Artwork by the Indonesian artist Dadang Christanto. It consists of 110 statues of two meters height and was installed in the mud volcano crater in 2014 (Source: G. Stange, 2017)

Life after mud – Livelihood transformation and resilience in disaster affected relocated communities in Sidoarjo, Indonesia

Project Leader: Gunnar Stange (IfGR, University of Vienna)
Research Collaborator: Bambang Hudayana and Anton Novenanto (Faculty of Cultural Sciences, Universitas Gadjah Mada)

Laufzeit: 2017 – 2018

Co-funded by ASEA-UNINET


On 29 May, 2006, a mud volcano erupted in Sidoarjo Regency, East Java, Indonesia. Since that day, it scores the highest eruption rate for a mud-volcano on earth, up to 180,000 cubic meter per day. It is estimated that up until today between 80,000 and 150,000 affected population had to resettle from the affected area. Part of the affected population relocated to an existing housing complex ("cash and resettlement group") and others resettled in groups to different villages in the regency ("cash and carry group"). A quantitative livelihood survey was carried out in situ in September, 2017, among the affected population. The research aimed at understanding how the relocated communities were able to recover from the loss of their livelihoods and whether or not they have been able to increase their resilience against social and environmental risks after relocation. In a more specific sense, the research aimed at understanding whether or not and in how far the two different modes of relocation may have impacted the livelihood rehabilitation process.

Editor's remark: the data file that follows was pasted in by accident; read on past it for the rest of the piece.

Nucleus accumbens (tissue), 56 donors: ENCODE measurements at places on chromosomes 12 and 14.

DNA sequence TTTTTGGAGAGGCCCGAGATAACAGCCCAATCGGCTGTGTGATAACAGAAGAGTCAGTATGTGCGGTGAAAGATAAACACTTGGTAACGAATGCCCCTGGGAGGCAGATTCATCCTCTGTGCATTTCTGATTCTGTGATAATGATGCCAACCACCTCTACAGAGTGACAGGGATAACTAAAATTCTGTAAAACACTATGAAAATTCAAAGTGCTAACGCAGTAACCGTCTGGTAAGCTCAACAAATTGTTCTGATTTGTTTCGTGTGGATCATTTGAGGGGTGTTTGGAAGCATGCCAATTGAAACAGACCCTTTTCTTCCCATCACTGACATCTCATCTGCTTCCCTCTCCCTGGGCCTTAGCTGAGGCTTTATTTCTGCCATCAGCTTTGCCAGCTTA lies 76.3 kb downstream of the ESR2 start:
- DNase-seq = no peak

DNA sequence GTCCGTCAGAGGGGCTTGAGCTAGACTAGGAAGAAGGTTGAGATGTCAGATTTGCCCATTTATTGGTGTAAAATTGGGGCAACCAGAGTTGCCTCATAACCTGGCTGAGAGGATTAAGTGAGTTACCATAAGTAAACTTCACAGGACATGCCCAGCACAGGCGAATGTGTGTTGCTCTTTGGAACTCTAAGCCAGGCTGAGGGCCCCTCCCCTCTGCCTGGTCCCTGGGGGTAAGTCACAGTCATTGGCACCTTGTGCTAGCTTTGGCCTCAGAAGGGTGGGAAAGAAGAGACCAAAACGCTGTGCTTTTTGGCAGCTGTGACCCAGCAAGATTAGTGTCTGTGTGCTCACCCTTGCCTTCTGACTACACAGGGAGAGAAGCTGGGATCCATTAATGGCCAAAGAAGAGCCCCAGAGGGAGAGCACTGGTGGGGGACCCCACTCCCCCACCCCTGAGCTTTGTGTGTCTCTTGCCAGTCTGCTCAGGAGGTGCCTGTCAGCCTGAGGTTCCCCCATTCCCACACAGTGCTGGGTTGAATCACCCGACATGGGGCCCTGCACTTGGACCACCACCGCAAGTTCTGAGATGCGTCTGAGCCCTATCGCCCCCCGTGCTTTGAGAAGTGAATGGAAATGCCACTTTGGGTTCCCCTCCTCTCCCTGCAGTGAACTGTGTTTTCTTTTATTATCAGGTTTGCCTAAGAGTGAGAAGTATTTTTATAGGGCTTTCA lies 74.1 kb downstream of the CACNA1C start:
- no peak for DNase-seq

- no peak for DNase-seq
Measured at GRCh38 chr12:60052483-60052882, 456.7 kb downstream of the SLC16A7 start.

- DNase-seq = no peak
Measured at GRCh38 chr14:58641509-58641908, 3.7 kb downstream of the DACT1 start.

Preliminary Results

The preliminary analysis of the survey data suggests both groups under scrutiny, thus far, were not able to fully recover from their loss of livelihood. As the research area is largely dominated by industries and services, the loss of employment opportunities as a result of the destruction of several factories has a strong impact on the livelihood recovery of the affected communities. In regard to the comparison of the two relocation modes and their impact on livelihood recovery, preliminary data analysis suggests that the "cash and resettlement group" is largely less content with their living conditions in the gated community as compared to the "cash and carry group" that generally has a more optimistic perspective on their living conditions. This can largely be explained by the fact that the "cash and resettlement group" accepted ready-made housing in an existing environment. Thus, as compared to the "cash and carry group", the "cash and resettlement group" was not able to select their new place of living based on decision criteria such as distance to work place, public service facilities, family, and the like.